Aviva (AV.L) announced on Thursday that it will increase and extend its share buyback programme from £750m ($997m) to a maximum of £1bn.
The British insurance provider said the total maximum number of shares to be acquired under the programme has been upped to 392 million, and expects this to be complete by the end of March next year.
It comes amid pressure from Cevian – one of Europe’s largest activist investors – took a 5% stake in Aviva and announced plans to shake up the company.
It believes that Aviva is undervalued and is looking for a £5bn return to investors by the end of 2022.
In August Aviva said it would return £4bn to shareholders, but Cevian said this was insufficient. It believes there to be scope for further cost-cutting by the insurer, totalling at least £500m by 2023.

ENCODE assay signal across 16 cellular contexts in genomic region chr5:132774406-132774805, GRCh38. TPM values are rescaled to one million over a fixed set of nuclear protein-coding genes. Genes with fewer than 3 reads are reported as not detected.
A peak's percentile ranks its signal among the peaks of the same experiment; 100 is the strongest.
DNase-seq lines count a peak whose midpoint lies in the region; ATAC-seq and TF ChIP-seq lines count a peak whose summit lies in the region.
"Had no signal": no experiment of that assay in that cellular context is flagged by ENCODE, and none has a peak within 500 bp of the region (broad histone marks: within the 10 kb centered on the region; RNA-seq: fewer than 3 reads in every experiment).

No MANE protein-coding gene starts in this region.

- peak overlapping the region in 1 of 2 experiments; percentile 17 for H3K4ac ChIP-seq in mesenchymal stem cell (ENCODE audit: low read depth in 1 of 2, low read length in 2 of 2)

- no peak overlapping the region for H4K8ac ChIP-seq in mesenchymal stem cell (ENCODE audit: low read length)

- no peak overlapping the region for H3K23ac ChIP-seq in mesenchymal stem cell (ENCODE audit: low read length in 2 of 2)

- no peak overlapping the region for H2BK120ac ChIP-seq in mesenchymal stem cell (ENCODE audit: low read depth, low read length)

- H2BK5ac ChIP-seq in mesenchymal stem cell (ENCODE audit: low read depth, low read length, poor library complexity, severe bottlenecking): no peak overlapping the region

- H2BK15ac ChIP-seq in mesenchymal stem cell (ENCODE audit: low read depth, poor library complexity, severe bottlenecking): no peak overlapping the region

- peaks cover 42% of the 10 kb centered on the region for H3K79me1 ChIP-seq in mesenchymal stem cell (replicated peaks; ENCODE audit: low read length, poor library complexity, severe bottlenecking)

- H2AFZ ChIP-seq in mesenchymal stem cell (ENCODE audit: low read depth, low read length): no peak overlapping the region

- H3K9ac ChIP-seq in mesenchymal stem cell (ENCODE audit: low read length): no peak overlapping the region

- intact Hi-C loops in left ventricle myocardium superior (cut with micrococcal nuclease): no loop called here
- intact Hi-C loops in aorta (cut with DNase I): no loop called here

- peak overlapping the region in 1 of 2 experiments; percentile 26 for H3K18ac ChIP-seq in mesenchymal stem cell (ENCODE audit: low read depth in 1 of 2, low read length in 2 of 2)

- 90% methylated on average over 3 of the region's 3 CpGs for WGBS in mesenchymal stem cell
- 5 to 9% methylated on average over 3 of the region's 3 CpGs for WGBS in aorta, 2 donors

"We are increasing our share buyback as part of our commitment to return at least £4bn to ordinary shareholders," Amanda Blanc, group chief executive, said in a statement.
“We will update further on our capital return and dividend plans at our full year results in March 2022."
Blanc has been at the helm of the firm for just over a year, and during her tenure the insurer has sold eight businesses for £7.5bn.
Earlier this year it sold its Polish arm to rival Allianz, Europe’s largest insurer, for €2.5bn (£2.1bn, $2.95bn).
Aviva is now turning its focus on its strongest businesses in the UK, Ireland and Canada, where it has “leading market positions and strong growth potential”.
In an update last month it revealed that third quarter sales for life insurance in the UK and Ireland rose 9% to £25.3bn during the period.
Net flows into Aviva's savings and retirement business climbed 21%, to record levels in the first nine months, while general insurance premiums were up 5%.
Shares were 1.3% higher on the day in London.
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